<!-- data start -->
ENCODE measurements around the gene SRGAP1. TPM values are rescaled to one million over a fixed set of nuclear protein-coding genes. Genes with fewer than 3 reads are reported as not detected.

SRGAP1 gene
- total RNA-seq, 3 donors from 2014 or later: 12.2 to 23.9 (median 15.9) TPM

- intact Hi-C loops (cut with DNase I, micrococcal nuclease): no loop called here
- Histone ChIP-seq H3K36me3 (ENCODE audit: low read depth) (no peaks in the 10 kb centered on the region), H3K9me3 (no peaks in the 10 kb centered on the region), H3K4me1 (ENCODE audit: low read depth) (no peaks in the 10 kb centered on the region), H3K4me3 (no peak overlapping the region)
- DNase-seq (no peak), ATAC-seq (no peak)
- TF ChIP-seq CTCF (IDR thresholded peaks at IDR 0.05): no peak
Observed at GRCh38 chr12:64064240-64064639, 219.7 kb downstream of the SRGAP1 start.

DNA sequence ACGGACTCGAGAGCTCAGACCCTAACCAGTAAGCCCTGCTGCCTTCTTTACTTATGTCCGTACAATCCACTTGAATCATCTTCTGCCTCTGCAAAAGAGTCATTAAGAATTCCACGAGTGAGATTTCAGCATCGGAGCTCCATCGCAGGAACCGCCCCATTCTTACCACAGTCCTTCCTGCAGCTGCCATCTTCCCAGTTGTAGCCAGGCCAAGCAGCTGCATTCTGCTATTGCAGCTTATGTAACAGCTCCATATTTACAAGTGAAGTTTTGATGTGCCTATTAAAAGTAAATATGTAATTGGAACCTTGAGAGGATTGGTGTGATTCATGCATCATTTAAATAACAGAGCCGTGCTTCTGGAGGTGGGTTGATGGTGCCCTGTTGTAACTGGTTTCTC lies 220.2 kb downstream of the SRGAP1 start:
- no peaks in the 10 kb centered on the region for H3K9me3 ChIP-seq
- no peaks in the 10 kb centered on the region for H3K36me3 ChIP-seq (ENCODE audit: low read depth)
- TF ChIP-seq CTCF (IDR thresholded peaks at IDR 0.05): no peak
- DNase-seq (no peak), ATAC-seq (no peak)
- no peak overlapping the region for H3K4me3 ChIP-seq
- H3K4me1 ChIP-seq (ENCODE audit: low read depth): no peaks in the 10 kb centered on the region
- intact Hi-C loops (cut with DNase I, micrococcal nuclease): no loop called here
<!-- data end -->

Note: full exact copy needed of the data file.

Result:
ENCODE measurements around the gene SRGAP1. TPM values are rescaled to one million over a fixed set of nuclear protein-coding genes. Genes with fewer than 3 reads are reported as not detected.

SRGAP1 gene
- total RNA-seq, 3 donors from 2014 or later: 12.2 to 23.9 (median 15.9) TPM

- intact Hi-C loops (cut with DNase I, micrococcal nuclease): no loop called here
- Histone ChIP-seq H3K36me3 (ENCODE audit: low read depth) (no peaks in the 10 kb centered on the region), H3K9me3 (no peaks in the 10 kb centered on the region), H3K4me1 (ENCODE audit: low read depth) (no peaks in the 10 kb centered on the region), H3K4me3 (no peak overlapping the region)
- DNase-seq (no peak), ATAC-seq (no peak)
- TF ChIP-seq CTCF (IDR thresholded peaks at IDR 0.05): no peak
Observed at GRCh38 chr12:64064240-64064639, 219.7 kb downstream of the SRGAP1 start.

DNA sequence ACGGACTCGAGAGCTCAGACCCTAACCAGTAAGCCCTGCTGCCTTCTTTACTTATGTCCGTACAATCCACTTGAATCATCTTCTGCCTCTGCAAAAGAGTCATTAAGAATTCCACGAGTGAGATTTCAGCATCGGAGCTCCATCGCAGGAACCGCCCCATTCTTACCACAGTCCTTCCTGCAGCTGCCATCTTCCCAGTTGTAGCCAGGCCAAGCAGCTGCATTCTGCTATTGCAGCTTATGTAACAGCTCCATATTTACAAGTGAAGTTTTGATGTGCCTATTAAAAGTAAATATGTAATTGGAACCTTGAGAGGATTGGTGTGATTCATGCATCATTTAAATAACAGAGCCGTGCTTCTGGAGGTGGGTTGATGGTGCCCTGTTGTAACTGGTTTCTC lies 220.2 kb downstream of the SRGAP1 start:
- no peaks in the 10 kb centered on the region for H3K9me3 ChIP-seq
- no peaks in the 10 kb centered on the region for H3K36me3 ChIP-seq (ENCODE audit: low read depth)
- TF ChIP-seq CTCF (IDR thresholded peaks at IDR 0.05): no peak
- DNase-seq (no peak), ATAC-seq (no peak)
- no peak overlapping the region for H3K4me3 ChIP-seq
- H3K4me1 ChIP-seq (ENCODE audit: low read depth): no peaks in the 10 kb centered on the region
- intact Hi-C loops (cut with DNase I, micrococcal nuclease): no loop called here